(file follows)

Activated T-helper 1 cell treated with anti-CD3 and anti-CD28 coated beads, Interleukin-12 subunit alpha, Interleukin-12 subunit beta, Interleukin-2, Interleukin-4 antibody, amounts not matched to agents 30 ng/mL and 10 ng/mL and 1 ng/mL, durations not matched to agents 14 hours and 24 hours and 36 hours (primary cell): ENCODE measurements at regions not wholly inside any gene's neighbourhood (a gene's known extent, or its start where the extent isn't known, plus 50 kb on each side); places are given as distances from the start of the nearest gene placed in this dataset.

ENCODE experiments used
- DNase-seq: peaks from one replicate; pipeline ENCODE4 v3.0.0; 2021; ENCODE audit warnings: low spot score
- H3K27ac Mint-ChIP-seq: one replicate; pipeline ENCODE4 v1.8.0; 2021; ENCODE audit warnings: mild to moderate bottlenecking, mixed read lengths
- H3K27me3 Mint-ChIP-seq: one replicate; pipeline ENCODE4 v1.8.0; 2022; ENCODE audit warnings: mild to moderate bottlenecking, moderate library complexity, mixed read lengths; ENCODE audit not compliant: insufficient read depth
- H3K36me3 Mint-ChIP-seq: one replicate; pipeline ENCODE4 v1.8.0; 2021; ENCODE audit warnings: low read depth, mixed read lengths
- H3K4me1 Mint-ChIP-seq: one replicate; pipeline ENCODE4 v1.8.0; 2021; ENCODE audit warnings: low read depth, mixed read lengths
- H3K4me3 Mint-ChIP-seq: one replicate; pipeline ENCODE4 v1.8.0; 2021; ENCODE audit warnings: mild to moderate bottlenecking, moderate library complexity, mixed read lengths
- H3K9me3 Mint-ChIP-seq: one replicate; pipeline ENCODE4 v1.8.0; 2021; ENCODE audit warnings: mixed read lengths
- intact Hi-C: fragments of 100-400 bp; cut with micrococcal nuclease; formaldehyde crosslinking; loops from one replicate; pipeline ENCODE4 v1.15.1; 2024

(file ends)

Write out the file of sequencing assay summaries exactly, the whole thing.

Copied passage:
Activated T-helper 1 cell treated with anti-CD3 and anti-CD28 coated beads, Interleukin-12 subunit alpha, Interleukin-12 subunit beta, Interleukin-2, Interleukin-4 antibody, amounts not matched to agents 30 ng/mL and 10 ng/mL and 1 ng/mL, durations not matched to agents 14 hours and 24 hours and 36 hours (primary cell): ENCODE measurements at regions not wholly inside any gene's neighbourhood (a gene's known extent, or its start where the extent isn't known, plus 50 kb on each side); places are given as distances from the start of the nearest gene placed in this dataset.

ENCODE experiments used
- DNase-seq: peaks from one replicate; pipeline ENCODE4 v3.0.0; 2021; ENCODE audit warnings: low spot score
- H3K27ac Mint-ChIP-seq: one replicate; pipeline ENCODE4 v1.8.0; 2021; ENCODE audit warnings: mild to moderate bottlenecking, mixed read lengths
- H3K27me3 Mint-ChIP-seq: one replicate; pipeline ENCODE4 v1.8.0; 2022; ENCODE audit warnings: mild to moderate bottlenecking, moderate library complexity, mixed read lengths; ENCODE audit not compliant: insufficient read depth
- H3K36me3 Mint-ChIP-seq: one replicate; pipeline ENCODE4 v1.8.0; 2021; ENCODE audit warnings: low read depth, mixed read lengths
- H3K4me1 Mint-ChIP-seq: one replicate; pipeline ENCODE4 v1.8.0; 2021; ENCODE audit warnings: low read depth, mixed read lengths
- H3K4me3 Mint-ChIP-seq: one replicate; pipeline ENCODE4 v1.8.0; 2021; ENCODE audit warnings: mild to moderate bottlenecking, moderate library complexity, mixed read lengths
- H3K9me3 Mint-ChIP-seq: one replicate; pipeline ENCODE4 v1.8.0; 2021; ENCODE audit warnings: mixed read lengths
- intact Hi-C: fragments of 100-400 bp; cut with micrococcal nuclease; formaldehyde crosslinking; loops from one replicate; pipeline ENCODE4 v1.15.1; 2024